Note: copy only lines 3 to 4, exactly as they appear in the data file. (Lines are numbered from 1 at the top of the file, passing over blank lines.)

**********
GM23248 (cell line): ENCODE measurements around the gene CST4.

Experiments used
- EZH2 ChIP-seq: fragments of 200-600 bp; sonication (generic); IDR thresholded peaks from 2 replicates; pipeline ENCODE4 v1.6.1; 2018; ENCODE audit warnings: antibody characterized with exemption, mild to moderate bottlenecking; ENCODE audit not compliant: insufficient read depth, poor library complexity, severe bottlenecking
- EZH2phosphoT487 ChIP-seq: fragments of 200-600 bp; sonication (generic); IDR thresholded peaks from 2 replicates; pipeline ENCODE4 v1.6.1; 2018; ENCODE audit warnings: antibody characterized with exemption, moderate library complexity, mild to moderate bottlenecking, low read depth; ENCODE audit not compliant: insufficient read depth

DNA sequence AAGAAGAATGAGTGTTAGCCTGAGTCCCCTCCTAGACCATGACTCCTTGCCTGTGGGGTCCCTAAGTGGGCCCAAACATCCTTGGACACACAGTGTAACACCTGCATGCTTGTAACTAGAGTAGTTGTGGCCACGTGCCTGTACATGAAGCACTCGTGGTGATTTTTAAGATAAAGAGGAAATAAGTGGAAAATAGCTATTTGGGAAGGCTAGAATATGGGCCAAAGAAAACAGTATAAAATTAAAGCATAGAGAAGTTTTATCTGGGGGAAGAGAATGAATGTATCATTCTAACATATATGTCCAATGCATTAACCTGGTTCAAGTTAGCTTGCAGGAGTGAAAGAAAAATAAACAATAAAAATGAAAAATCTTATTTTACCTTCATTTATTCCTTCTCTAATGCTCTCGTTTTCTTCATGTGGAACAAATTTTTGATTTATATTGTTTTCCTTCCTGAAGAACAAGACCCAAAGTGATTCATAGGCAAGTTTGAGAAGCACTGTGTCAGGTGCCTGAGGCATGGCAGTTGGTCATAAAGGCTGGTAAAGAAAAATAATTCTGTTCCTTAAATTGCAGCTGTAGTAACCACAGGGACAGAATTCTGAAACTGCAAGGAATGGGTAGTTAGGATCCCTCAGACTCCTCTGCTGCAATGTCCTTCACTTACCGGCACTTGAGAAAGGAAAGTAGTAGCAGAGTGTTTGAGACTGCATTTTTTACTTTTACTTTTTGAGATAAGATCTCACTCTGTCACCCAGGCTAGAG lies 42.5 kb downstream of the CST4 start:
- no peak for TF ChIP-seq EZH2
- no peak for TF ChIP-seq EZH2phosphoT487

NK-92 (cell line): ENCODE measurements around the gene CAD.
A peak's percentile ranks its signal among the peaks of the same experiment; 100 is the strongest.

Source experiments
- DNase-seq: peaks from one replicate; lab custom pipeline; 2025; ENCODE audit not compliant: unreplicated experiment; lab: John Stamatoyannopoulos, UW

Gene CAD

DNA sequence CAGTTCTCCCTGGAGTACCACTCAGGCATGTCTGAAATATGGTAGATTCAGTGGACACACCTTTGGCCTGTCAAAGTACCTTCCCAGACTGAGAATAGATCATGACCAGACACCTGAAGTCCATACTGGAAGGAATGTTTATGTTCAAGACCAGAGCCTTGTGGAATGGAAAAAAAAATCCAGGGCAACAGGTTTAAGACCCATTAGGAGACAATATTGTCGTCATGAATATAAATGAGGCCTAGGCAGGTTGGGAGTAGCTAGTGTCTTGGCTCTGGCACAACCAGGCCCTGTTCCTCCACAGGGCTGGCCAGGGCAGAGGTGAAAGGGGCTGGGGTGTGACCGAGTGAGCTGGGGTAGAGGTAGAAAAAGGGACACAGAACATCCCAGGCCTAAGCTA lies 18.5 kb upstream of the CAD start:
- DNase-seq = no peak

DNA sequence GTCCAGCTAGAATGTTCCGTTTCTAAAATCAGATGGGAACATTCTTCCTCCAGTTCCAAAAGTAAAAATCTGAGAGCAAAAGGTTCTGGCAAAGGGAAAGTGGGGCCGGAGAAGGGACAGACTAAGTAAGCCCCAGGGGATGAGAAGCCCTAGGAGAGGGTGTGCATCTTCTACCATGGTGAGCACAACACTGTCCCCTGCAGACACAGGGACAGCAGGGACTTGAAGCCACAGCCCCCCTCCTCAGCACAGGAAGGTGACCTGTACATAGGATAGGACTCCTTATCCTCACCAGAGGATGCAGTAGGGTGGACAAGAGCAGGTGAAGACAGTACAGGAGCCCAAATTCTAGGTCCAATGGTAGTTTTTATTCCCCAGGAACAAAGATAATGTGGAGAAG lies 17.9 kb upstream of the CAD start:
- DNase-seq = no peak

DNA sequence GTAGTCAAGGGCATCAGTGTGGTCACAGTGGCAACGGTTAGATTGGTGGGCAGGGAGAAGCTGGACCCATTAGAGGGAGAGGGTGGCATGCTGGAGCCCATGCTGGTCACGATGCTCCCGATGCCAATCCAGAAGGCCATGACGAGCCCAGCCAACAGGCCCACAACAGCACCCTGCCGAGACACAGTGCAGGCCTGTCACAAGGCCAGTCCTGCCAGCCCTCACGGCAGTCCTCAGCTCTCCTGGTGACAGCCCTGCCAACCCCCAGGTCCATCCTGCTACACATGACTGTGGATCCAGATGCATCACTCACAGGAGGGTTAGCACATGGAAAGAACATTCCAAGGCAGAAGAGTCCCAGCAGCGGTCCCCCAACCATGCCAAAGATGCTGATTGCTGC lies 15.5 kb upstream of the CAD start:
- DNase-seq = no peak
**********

- EZH2 ChIP-seq: fragments of 200-600 bp; sonication (generic); IDR thresholded peaks from 2 replicates; pipeline ENCODE4 v1.6.1; 2018; ENCODE audit warnings: antibody characterized with exemption, mild to moderate bottlenecking; ENCODE audit not compliant: insufficient read depth, poor library complexity, severe bottlenecking
- EZH2phosphoT487 ChIP-seq: fragments of 200-600 bp; sonication (generic); IDR thresholded peaks from 2 replicates; pipeline ENCODE4 v1.6.1; 2018; ENCODE audit warnings: antibody characterized with exemption, moderate library complexity, mild to moderate bottlenecking, low read depth; ENCODE audit not compliant: insufficient read depth